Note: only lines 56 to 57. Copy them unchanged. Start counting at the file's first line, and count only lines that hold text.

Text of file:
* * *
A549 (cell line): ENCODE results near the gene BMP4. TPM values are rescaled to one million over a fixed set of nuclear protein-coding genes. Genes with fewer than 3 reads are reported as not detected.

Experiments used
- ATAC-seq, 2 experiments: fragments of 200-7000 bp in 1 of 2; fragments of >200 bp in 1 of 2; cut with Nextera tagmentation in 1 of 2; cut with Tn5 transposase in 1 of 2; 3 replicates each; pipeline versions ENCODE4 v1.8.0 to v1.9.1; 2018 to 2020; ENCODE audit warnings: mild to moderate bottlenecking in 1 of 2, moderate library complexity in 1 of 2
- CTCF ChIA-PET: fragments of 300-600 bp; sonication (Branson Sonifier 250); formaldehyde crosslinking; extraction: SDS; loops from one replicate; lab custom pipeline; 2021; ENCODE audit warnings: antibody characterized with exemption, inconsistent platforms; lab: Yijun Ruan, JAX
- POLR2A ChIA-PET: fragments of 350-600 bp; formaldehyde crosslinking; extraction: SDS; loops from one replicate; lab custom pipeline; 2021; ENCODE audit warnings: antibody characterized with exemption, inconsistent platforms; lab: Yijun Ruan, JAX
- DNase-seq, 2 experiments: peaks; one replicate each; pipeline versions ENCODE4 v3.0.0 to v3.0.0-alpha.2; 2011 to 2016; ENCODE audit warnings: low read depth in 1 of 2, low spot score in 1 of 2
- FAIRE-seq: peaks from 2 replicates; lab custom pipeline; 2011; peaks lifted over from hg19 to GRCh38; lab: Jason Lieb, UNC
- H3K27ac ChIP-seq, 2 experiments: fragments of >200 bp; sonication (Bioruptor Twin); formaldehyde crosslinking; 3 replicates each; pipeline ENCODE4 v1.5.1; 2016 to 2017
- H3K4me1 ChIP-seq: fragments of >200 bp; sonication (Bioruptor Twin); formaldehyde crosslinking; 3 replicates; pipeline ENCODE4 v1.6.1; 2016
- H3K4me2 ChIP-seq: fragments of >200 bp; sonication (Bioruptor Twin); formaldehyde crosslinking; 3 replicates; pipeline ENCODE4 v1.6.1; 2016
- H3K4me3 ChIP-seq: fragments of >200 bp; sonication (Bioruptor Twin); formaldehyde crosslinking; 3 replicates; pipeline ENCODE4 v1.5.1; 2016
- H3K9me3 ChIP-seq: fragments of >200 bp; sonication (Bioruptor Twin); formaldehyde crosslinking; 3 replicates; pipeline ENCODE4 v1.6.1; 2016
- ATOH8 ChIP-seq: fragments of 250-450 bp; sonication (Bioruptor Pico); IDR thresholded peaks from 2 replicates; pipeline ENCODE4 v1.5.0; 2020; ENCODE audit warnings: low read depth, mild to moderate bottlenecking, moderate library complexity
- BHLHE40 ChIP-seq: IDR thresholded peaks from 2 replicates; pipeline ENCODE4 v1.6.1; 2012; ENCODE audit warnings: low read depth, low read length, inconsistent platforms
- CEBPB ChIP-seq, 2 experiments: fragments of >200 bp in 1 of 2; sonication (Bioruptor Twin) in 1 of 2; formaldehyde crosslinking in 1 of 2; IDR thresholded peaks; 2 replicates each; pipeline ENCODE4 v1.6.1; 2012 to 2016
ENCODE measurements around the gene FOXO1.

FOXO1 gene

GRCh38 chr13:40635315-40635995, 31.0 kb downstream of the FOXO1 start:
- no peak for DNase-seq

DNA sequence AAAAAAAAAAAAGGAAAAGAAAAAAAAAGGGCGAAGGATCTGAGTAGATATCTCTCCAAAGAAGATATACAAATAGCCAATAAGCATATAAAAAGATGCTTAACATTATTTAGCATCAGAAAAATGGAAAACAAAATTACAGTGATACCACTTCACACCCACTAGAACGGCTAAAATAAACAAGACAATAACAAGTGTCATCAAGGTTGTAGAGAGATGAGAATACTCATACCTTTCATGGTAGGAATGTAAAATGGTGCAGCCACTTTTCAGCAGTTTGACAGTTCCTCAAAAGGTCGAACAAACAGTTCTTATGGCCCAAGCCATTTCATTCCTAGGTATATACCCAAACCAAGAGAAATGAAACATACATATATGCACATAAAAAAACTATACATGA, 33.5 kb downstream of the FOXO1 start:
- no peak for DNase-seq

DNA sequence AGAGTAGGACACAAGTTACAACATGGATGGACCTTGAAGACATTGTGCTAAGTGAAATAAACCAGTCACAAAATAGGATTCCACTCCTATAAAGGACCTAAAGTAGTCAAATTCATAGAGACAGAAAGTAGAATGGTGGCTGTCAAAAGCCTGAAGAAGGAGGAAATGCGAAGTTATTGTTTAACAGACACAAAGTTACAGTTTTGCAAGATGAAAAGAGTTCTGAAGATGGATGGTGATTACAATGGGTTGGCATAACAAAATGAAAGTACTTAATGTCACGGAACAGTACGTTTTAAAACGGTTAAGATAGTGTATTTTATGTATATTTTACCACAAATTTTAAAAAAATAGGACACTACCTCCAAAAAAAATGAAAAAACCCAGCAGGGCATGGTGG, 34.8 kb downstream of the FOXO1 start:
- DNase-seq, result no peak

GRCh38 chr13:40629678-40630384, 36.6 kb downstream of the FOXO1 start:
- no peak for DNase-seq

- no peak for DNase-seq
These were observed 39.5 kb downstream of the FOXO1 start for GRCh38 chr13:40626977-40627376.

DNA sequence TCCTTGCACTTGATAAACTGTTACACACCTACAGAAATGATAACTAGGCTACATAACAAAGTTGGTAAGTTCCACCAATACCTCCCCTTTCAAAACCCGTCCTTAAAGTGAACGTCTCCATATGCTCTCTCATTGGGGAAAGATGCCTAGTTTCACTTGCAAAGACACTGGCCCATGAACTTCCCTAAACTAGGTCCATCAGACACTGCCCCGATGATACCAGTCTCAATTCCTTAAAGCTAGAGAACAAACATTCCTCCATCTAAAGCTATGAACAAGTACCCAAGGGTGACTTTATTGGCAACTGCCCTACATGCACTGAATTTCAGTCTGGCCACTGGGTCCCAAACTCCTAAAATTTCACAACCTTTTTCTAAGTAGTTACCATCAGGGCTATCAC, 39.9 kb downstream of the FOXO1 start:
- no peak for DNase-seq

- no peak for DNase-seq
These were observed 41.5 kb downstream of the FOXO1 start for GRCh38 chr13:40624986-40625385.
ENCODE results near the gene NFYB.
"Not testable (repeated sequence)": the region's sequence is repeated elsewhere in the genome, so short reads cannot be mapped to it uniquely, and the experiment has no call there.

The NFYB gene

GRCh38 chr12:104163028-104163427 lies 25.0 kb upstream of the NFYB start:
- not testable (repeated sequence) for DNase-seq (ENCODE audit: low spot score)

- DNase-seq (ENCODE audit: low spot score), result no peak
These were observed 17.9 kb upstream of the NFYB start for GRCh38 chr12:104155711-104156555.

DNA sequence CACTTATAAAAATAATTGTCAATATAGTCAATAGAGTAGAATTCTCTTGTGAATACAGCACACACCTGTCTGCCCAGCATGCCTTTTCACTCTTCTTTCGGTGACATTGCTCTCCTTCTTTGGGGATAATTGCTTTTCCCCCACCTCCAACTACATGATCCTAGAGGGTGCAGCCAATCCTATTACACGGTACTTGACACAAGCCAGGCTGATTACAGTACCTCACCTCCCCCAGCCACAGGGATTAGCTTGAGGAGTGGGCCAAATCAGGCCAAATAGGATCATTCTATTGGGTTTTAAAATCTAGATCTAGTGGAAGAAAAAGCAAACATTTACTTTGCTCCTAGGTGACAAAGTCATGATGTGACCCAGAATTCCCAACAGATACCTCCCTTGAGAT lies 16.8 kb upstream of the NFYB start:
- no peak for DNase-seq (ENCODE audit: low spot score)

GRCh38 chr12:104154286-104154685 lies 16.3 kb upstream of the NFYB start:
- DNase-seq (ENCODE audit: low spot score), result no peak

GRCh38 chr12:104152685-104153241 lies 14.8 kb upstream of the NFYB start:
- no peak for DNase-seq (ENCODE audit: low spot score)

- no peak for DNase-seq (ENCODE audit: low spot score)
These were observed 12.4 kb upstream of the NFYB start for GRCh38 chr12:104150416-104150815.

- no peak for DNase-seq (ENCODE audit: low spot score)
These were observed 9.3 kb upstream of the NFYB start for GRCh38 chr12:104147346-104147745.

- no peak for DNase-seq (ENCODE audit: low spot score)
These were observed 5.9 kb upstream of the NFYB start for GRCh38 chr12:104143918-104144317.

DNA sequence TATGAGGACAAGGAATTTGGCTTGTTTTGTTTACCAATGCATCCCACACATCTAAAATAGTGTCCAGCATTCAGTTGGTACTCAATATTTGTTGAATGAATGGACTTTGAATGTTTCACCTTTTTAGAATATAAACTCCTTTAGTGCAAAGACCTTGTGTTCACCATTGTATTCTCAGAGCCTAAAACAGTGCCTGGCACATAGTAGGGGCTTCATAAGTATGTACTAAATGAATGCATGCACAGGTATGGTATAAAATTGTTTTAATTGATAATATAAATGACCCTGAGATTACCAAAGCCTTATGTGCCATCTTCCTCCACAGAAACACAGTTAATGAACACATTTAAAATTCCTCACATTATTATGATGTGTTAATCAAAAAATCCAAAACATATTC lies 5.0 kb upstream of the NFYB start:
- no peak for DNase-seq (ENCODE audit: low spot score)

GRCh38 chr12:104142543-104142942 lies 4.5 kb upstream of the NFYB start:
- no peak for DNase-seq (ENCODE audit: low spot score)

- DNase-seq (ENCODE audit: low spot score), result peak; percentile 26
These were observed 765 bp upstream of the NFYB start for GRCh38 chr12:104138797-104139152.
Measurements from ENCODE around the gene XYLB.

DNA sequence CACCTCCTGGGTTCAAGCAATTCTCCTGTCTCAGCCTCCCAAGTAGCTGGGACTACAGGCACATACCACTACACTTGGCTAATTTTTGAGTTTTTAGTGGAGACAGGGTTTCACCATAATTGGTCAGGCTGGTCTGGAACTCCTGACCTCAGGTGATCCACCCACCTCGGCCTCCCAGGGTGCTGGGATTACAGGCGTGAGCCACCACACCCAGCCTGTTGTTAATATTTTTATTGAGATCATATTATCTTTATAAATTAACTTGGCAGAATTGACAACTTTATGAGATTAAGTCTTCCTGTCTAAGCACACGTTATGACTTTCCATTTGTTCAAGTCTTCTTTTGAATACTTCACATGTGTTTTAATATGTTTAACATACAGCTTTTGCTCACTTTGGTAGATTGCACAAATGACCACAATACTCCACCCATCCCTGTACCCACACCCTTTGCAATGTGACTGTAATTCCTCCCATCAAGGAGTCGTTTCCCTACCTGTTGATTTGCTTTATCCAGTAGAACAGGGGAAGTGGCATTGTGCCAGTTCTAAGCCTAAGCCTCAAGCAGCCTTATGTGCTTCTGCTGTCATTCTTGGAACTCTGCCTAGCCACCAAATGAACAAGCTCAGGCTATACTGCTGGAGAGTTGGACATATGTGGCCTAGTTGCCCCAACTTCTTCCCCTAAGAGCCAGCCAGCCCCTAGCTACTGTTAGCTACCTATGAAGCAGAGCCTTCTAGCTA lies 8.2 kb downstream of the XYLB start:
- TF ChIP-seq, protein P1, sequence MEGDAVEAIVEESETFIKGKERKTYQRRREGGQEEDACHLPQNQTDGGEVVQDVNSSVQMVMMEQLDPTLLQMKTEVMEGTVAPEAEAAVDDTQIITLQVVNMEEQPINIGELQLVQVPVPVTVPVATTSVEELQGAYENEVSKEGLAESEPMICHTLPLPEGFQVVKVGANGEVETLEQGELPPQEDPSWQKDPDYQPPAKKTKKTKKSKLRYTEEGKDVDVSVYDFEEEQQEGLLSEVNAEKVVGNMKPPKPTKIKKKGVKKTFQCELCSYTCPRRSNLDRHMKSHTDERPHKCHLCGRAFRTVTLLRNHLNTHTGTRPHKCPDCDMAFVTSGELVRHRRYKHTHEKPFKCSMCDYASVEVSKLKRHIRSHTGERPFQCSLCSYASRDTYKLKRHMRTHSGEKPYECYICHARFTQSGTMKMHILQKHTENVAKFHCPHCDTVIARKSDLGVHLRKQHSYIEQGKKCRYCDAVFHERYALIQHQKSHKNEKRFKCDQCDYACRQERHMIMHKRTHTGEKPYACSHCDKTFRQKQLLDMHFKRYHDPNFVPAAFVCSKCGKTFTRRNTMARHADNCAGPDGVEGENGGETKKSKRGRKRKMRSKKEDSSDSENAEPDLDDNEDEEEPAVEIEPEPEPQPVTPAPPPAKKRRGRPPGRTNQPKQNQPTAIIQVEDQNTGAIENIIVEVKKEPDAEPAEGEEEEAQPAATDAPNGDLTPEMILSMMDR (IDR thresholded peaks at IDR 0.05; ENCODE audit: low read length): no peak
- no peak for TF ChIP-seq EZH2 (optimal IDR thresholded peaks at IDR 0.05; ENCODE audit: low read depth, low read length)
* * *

These were observed 765 bp upstream of the NFYB start for GRCh38 chr12:104138797-104139152.
Measurements from ENCODE around the gene XYLB.